MEMPHIS, Tenn. — About half of Americans will meet the criteria for a diagnosable mental health condition at some point in their lives, according to Mental Health America.
That's why leaders in mental health from across Shelby County hosted a round table Wednesday to raise awareness for the support available in our community.
They discussed direct transport by first responders to mental care facilities, certified training of dispatchers who handle mental health, and a new 988 number to call when a loved one is having a crisis.
“It essentially will become the 911 for mental health. Right now, if people need certain services, they call 911,” said Mike Labonte Executive Director, Memphis Crisis Center. “They don’t call poison control or the fire department. They just call 911 and its routed appropriately. And so 988 will serve a similar purpose for mental health issues for people in crisis and for people are struggling with suicide.”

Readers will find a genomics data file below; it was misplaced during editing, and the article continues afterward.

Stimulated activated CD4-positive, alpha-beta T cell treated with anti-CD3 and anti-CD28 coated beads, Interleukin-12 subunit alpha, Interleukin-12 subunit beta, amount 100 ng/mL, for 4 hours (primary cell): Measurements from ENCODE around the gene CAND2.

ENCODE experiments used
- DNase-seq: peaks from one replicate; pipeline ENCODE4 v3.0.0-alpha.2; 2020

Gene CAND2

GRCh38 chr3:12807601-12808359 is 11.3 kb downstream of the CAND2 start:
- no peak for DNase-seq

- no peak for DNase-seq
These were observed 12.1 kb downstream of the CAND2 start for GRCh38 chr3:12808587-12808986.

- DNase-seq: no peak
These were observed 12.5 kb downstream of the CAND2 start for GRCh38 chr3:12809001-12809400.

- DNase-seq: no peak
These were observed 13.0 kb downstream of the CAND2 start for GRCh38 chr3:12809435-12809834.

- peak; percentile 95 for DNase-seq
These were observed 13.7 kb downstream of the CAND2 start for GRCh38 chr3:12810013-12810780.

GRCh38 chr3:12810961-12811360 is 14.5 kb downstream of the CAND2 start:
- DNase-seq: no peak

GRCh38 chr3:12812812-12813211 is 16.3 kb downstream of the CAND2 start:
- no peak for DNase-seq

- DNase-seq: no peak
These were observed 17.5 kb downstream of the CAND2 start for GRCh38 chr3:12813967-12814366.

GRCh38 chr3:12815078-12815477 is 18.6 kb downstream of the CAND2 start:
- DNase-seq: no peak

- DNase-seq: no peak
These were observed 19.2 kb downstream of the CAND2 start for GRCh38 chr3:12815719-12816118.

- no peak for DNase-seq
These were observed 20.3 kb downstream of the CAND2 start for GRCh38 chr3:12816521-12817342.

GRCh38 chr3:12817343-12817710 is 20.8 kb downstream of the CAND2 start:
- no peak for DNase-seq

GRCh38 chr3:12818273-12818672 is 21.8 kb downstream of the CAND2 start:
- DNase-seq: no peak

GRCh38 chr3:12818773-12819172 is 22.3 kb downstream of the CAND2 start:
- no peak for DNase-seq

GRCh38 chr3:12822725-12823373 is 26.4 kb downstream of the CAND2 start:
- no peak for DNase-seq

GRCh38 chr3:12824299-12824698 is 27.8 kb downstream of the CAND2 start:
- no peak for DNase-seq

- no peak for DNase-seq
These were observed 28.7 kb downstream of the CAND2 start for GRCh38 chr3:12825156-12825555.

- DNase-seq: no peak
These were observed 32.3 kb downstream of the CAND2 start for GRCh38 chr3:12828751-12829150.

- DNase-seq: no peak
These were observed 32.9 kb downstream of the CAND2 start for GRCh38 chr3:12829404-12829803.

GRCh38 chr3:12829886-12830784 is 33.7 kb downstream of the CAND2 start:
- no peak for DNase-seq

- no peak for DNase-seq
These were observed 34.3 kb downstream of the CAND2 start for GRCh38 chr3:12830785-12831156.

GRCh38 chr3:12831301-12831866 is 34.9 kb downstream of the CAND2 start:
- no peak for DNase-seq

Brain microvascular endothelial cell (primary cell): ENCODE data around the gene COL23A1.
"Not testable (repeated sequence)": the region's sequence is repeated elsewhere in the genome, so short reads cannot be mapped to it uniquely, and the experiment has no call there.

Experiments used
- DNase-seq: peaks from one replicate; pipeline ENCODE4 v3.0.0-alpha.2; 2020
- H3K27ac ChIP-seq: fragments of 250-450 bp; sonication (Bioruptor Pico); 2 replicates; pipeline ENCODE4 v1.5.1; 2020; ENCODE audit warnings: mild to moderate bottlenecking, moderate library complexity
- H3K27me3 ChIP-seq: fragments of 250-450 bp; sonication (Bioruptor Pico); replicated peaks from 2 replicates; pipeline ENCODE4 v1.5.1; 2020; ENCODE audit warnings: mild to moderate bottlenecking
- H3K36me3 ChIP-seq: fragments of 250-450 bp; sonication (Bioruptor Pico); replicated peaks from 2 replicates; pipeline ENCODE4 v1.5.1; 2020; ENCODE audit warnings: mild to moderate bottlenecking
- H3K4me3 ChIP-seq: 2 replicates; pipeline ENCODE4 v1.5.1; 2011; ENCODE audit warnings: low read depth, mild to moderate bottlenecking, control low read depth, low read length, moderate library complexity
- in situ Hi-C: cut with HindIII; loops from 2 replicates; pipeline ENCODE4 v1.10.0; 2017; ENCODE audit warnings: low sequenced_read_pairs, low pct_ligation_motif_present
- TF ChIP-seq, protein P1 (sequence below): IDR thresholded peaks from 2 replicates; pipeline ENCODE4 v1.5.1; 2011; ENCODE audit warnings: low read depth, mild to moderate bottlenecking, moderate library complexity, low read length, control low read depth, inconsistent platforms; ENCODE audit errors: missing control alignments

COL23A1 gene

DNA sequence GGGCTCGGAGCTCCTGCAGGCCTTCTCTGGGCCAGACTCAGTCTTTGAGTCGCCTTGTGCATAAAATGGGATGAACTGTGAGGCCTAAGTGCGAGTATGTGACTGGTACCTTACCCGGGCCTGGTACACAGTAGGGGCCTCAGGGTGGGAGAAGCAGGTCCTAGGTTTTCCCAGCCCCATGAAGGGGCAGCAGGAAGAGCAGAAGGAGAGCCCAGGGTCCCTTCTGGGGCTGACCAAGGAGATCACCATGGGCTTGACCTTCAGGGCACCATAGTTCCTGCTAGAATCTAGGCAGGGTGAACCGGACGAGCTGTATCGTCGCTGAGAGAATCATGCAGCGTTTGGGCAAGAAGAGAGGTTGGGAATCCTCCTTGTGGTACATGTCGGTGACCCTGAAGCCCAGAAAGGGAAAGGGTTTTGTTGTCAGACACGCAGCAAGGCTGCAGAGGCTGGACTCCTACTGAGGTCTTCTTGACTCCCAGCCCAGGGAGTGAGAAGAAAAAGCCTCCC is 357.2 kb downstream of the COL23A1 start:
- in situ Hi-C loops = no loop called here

Shelby County Mayor Lee Harris also joined Shelby County Sheriff Floyd Bonner to announce an effort to embed trained mental health professionals with first responders. The program builds on the Shelby County Sheriff's Crisis Intervention Team and will be funded for at least three years using federal dollars.
According to research from the Kaiser Family Foundation, about 4 in 10 adults reported symptoms of serious anxiety or depressive disorder during the COVID pandemic, up from about 1 in 10 adults from the previous year.